As will be appreciated from the drawing figures, area scanner 224 does not scan an area above discharge conveyor 132. This is because the growing stack of objects on the discharge conveyor and the movement of the lower end 119 of backstop 118 and the lower end 123 of accumulator faceplate 121 would appear to the scanner as objects impermissibly in the danger zone 234. By positioning the area scanner 224 at about 20 centimeters off the floor supporting the operator 210 and the stacking apparatus 200, the fixed objects, such as the supports of discharge conveyor 132 can be noted and distinguished from any object that moves into the sensing fields. However, this inability of the area scanner 224 to sense objects on the discharge conveyor leaves open the possibility that an operator or other object on the discharge conveyor 132 could be crushed by either backstop 118 or accumulator faceplate 123. These possibilities are addressed as follows.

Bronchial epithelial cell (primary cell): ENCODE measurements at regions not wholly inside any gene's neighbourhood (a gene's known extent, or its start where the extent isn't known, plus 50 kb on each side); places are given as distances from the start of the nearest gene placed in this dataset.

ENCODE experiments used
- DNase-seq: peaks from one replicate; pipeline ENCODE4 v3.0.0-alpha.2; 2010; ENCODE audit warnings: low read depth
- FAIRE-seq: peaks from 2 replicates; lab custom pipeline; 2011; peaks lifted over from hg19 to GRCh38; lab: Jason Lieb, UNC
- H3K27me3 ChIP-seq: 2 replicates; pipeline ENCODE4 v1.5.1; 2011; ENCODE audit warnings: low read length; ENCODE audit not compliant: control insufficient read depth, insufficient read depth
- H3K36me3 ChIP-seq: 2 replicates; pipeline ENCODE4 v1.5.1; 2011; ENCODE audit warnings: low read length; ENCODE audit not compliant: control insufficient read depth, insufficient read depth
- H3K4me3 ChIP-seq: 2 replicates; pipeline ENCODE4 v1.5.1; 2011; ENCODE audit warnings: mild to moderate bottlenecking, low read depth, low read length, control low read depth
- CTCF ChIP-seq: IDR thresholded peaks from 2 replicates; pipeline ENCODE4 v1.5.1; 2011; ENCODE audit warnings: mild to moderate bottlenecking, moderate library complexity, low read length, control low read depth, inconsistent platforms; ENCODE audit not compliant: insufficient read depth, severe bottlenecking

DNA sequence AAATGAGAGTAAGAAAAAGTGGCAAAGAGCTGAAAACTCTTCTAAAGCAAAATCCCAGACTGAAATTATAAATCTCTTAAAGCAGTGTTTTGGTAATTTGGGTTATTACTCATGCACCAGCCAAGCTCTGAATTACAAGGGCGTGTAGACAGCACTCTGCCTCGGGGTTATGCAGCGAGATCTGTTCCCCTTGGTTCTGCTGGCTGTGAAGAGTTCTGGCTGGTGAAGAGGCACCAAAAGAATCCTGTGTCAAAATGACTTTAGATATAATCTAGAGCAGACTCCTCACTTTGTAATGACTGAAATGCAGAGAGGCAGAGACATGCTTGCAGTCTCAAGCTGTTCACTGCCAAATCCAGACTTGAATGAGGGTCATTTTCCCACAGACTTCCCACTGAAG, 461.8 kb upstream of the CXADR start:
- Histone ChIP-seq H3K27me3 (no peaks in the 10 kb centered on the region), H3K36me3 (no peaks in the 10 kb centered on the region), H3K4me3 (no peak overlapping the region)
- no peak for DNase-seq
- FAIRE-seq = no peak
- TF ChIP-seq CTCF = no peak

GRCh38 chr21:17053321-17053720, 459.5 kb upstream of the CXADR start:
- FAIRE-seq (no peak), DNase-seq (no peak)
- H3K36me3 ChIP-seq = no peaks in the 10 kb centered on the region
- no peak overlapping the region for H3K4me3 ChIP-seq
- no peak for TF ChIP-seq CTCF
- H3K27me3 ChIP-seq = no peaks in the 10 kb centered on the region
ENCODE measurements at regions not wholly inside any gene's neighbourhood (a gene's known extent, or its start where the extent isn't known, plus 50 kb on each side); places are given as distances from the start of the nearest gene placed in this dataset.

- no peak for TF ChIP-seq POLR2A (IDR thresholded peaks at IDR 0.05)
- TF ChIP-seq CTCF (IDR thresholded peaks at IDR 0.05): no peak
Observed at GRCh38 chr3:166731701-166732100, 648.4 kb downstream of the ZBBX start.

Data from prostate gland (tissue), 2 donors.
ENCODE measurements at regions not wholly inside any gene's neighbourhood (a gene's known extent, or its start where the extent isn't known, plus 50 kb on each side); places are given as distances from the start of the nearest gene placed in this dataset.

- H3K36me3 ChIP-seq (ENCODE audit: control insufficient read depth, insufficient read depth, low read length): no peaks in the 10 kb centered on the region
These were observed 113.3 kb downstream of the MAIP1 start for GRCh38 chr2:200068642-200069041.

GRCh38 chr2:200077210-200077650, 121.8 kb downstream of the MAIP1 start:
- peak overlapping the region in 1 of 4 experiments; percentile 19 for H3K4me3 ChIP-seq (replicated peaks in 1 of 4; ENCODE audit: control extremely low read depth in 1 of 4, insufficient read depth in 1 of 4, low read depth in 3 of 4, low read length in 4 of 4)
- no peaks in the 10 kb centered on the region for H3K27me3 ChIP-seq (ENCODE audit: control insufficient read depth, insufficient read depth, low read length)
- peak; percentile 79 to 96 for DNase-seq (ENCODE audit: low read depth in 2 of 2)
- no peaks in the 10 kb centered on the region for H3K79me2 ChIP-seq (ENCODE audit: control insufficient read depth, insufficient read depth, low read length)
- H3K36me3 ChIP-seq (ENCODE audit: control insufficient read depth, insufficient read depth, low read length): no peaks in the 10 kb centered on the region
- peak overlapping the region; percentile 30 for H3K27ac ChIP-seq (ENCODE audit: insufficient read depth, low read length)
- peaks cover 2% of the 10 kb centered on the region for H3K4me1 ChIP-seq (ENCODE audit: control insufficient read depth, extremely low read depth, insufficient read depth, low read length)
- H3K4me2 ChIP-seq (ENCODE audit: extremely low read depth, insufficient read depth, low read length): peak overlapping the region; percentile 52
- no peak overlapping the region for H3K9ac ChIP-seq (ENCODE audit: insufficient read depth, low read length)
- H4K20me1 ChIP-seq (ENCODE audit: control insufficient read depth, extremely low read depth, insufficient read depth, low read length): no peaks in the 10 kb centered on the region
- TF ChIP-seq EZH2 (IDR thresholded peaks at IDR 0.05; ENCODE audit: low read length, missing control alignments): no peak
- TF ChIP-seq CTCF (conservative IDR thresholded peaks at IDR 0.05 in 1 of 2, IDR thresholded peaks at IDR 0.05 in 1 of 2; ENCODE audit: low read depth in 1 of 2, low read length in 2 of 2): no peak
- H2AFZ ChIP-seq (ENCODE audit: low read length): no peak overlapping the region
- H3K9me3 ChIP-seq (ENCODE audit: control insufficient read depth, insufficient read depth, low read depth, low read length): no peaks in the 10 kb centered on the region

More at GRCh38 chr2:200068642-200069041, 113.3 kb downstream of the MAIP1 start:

If operator 210 steps onto discharge conveyor 132 from danger zone 234, area scanner 224 will no longer see an object in the sensing zones. However, safety controller 212 is programmed to detect a fault condition when an object entering the danger zone 234 via caution zone 232 does not thereafter exit the danger zone 234 through caution zone 232. This fault condition must be manually cleared by an operator before the main conveyor 106 will be allowed to descend. The main conveyor 106 therefore will not descend if an operator is standing on the discharge conveyor 132.